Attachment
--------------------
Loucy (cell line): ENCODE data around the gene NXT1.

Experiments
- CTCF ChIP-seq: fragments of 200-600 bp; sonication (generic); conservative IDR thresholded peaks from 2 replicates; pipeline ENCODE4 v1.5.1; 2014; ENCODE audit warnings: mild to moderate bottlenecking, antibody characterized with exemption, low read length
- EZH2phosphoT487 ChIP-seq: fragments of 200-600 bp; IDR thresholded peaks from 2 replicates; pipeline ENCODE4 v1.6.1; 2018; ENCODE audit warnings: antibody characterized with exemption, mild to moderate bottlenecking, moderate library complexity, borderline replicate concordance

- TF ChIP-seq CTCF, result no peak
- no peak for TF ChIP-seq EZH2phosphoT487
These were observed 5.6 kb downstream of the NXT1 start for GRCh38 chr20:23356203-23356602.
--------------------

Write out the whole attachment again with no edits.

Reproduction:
Loucy (cell line): ENCODE data around the gene NXT1.

Experiments
- CTCF ChIP-seq: fragments of 200-600 bp; sonication (generic); conservative IDR thresholded peaks from 2 replicates; pipeline ENCODE4 v1.5.1; 2014; ENCODE audit warnings: mild to moderate bottlenecking, antibody characterized with exemption, low read length
- EZH2phosphoT487 ChIP-seq: fragments of 200-600 bp; IDR thresholded peaks from 2 replicates; pipeline ENCODE4 v1.6.1; 2018; ENCODE audit warnings: antibody characterized with exemption, mild to moderate bottlenecking, moderate library complexity, borderline replicate concordance

- TF ChIP-seq CTCF, result no peak
- no peak for TF ChIP-seq EZH2phosphoT487
These were observed 5.6 kb downstream of the NXT1 start for GRCh38 chr20:23356203-23356602.